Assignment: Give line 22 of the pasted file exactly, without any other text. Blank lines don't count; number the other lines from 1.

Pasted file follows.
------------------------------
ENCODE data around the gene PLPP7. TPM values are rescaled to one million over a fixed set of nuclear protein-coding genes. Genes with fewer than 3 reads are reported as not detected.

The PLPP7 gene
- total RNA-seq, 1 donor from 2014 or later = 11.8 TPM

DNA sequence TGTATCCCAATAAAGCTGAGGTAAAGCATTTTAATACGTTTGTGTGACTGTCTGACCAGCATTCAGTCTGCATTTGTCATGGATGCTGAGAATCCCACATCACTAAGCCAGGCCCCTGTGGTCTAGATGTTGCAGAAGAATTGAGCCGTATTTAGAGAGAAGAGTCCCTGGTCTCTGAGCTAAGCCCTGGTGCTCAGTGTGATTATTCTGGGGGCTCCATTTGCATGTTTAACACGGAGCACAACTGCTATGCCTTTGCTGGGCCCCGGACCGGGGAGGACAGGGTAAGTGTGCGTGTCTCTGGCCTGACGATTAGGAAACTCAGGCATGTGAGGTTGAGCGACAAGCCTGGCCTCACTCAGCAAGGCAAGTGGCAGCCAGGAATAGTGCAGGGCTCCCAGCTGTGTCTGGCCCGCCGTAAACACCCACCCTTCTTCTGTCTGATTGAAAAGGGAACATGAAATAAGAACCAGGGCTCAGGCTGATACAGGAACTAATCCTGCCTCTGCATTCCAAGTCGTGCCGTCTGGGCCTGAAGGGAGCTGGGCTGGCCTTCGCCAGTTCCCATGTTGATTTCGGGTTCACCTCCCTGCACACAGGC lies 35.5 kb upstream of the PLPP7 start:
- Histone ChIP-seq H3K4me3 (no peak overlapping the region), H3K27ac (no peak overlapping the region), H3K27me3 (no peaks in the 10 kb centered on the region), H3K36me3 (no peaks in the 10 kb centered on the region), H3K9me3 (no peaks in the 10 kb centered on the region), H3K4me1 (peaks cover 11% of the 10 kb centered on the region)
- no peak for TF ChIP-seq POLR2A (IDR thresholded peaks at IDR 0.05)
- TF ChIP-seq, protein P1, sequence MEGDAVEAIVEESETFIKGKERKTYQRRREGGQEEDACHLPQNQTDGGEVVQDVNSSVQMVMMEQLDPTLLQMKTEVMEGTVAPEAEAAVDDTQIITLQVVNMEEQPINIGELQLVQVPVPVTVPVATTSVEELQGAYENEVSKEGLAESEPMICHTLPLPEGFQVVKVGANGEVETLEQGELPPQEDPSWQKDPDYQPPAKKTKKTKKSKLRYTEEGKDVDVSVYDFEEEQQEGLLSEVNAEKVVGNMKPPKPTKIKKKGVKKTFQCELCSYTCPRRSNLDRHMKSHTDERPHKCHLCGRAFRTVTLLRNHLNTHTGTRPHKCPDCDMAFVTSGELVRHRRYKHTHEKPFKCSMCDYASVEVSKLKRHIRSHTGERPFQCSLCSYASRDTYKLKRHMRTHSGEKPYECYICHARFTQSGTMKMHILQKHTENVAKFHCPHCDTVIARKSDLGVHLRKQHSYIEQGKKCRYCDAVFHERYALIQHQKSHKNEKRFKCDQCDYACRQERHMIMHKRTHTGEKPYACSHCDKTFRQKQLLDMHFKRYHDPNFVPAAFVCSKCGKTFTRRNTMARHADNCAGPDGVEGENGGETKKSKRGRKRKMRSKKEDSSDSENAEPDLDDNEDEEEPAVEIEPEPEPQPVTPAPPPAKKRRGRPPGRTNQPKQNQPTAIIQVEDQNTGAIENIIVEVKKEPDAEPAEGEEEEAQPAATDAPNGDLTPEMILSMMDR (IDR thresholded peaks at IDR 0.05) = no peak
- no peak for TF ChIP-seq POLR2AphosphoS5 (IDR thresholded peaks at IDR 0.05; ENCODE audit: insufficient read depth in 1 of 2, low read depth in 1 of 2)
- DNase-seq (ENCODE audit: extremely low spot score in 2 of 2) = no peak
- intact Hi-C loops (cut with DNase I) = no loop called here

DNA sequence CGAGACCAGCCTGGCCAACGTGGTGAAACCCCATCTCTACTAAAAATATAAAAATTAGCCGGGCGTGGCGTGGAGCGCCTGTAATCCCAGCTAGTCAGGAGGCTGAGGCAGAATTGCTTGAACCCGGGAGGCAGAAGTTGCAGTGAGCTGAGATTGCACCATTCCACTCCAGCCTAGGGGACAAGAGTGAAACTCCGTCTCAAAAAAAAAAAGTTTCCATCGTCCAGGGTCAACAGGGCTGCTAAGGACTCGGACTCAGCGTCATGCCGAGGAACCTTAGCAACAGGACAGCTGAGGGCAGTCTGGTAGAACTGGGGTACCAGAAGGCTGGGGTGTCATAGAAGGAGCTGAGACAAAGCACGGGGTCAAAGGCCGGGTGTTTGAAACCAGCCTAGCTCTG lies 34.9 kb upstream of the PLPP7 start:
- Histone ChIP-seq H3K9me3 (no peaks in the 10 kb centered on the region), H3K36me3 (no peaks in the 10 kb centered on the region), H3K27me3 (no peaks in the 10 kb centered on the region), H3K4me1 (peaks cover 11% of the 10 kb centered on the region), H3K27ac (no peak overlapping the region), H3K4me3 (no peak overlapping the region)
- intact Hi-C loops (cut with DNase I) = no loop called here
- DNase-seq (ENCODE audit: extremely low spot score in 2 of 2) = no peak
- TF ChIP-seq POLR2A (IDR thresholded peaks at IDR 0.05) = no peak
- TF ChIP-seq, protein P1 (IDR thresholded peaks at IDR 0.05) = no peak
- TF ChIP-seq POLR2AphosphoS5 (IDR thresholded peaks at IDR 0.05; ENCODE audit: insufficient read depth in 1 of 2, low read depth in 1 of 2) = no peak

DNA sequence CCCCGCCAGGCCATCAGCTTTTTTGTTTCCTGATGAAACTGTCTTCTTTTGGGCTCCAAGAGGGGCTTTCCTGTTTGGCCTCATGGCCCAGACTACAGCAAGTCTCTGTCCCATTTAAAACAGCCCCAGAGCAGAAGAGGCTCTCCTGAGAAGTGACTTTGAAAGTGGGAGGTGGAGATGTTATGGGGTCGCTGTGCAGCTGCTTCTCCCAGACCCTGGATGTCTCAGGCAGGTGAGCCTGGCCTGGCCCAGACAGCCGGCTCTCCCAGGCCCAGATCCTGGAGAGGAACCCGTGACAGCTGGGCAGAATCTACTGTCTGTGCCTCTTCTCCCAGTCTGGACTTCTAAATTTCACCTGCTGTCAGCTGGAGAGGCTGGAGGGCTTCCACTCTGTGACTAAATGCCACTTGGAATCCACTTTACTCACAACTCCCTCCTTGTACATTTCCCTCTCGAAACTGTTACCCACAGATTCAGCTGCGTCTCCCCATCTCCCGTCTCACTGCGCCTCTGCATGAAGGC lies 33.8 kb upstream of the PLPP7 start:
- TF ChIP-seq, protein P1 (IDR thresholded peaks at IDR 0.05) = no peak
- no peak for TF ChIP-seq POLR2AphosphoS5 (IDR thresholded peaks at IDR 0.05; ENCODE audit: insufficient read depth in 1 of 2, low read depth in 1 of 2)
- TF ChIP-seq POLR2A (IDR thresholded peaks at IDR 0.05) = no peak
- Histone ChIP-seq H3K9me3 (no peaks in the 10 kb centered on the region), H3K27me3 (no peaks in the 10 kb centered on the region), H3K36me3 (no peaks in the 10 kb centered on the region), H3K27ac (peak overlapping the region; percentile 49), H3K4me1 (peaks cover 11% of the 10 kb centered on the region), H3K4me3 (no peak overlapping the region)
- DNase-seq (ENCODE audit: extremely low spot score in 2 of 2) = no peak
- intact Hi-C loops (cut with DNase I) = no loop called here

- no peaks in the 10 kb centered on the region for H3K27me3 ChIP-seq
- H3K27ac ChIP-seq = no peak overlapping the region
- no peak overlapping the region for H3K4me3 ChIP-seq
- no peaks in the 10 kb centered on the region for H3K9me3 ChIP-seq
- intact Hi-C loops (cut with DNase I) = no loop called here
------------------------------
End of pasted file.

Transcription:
- Histone ChIP-seq H3K9me3 (no peaks in the 10 kb centered on the region), H3K27me3 (no peaks in the 10 kb centered on the region), H3K36me3 (no peaks in the 10 kb centered on the region), H3K27ac (peak overlapping the region; percentile 49), H3K4me1 (peaks cover 11% of the 10 kb centered on the region), H3K4me3 (no peak overlapping the region)